The Fisk Jubilee Singers continued the program with a spiritual that must have been from the soul of one the Black soldiers of the Civil War. It is a simple refrain repeating the words "Lord, I'm out here on your word, If I die on the battlefield, Glad I got my religion on time, Lord, I'm out here on your word." Or it was a slave seeking his freedom – "Lord, I'm out here on your word." This was followed by the powerful song of perseverance and an anthem of the civil rights movement "Hold On."
DSA returned to the stage again for "Ride the Chariot," and the Jubilee Singers responded to the standing ovation with an encore; "Who'll Be a Witness?"
There were a number of soloists, all of them impressive artists. The Fisk Jubilee Singers presented a professional-level, magnificent concert, refined in every regard and moving to all present.
As a music writer I must address with honest hesitancy the issue I left the concert with – that something was missing. From its inception, the Fisk Jubilee Singers have rightly insisted on avoiding the offensive minstrel style of singing and its African-American characterizations. Over time, the style of performance has become more refined, more polished, and more professional. Kwami made this perfectly clear in his introduction to "Cert'nly Lawd". He invited the audience to sing along with the caution that we would certainly get lost since they were singing a concert arrangement that would be more complex than what we were used to. If I understand it at all, this is not what the African-American Spiritual is about. These spirituals were not the product of educated people looking for refinement or clever innovations. They were the product of a people who, living in a hellish situation, sought to survive with some sense of integrity and intrinsic dignity.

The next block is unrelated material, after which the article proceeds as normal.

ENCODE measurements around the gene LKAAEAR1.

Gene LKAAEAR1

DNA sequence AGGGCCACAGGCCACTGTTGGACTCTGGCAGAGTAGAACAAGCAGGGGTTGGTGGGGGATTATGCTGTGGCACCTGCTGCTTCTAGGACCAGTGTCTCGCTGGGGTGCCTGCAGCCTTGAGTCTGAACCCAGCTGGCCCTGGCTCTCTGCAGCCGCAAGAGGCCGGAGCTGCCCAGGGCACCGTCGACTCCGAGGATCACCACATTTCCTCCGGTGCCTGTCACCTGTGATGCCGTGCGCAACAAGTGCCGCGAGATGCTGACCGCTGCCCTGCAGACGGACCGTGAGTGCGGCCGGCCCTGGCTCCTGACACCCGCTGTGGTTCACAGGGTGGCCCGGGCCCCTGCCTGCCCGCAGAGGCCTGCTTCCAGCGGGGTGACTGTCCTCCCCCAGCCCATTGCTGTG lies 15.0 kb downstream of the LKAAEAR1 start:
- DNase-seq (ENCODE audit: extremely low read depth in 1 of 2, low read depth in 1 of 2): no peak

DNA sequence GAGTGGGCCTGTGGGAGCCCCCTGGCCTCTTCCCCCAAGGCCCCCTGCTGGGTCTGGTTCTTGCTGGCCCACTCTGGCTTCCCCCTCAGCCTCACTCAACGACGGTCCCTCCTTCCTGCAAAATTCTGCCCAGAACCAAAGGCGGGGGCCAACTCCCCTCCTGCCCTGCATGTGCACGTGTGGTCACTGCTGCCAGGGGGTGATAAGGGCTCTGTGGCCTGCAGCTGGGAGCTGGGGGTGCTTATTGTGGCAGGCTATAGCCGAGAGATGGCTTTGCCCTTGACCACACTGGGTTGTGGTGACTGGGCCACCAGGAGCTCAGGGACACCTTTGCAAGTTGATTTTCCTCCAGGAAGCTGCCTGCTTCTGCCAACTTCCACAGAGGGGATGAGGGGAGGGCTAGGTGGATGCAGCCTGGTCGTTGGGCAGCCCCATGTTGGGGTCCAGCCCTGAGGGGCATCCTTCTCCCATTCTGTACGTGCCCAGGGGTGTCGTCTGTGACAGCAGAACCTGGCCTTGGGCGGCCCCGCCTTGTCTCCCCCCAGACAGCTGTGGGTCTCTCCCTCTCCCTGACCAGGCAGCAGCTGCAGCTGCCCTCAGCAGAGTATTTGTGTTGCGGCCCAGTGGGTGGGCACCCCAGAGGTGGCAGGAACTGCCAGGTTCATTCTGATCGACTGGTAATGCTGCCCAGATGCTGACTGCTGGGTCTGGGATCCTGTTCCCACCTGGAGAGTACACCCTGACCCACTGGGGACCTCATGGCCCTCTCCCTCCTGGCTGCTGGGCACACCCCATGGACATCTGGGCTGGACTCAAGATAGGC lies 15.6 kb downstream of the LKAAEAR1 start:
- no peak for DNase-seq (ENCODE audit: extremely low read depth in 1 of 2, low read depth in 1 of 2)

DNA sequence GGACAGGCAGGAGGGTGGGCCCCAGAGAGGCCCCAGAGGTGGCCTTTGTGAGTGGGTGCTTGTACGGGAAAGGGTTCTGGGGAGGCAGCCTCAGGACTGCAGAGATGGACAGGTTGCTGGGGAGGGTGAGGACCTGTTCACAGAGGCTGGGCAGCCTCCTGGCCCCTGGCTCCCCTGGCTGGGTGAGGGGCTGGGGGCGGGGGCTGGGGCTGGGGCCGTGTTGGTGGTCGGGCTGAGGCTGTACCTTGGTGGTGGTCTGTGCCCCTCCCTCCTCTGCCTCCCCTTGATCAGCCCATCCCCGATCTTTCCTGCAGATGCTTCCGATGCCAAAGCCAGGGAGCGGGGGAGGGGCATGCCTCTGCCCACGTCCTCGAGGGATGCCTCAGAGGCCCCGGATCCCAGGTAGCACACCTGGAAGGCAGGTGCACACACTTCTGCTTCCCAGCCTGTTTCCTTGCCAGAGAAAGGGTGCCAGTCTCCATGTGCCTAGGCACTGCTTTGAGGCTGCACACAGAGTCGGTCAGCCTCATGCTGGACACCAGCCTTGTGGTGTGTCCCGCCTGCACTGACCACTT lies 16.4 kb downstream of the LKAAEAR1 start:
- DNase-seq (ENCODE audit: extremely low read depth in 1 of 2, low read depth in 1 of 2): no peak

As early as 1881 an anonymous reviewer in Peoria, Illinois, wrote of the Fisk Jubilee Singers, "they have lost the wild rhythms, the barbaric melody, the passion…." The African-American anthropologist and author Zora Neale Hurston, in her 1938 book The Sanctified Church, criticized the Fisk singers and similar groups at Tuskegee and Hampton as using a "Glee Club style" that was "full of musicians' tricks" not to be found in the original Negro spirituals and urged readers to visit an "unfashionable Negro church" to experience real Negro spirituals.
Over the past decades, the field of classical music has promoted more and more the approach to music performance as "period instrument practice" or "historically informed." It is a tribute to the creators of the music to perform the music as it was conceived. It is my conviction that the music we identify as Negro Spirituals contains the blood and the deep emotions of those who created it, and we should honor them by seeking out performances that honestly reflect what they experienced and what they were expressing in their music.
The Fisk Jubilee Singers deserve all the honors and awards they have been given. Their heritage is proud and their achievements are worthy. Who can say what the future will hold?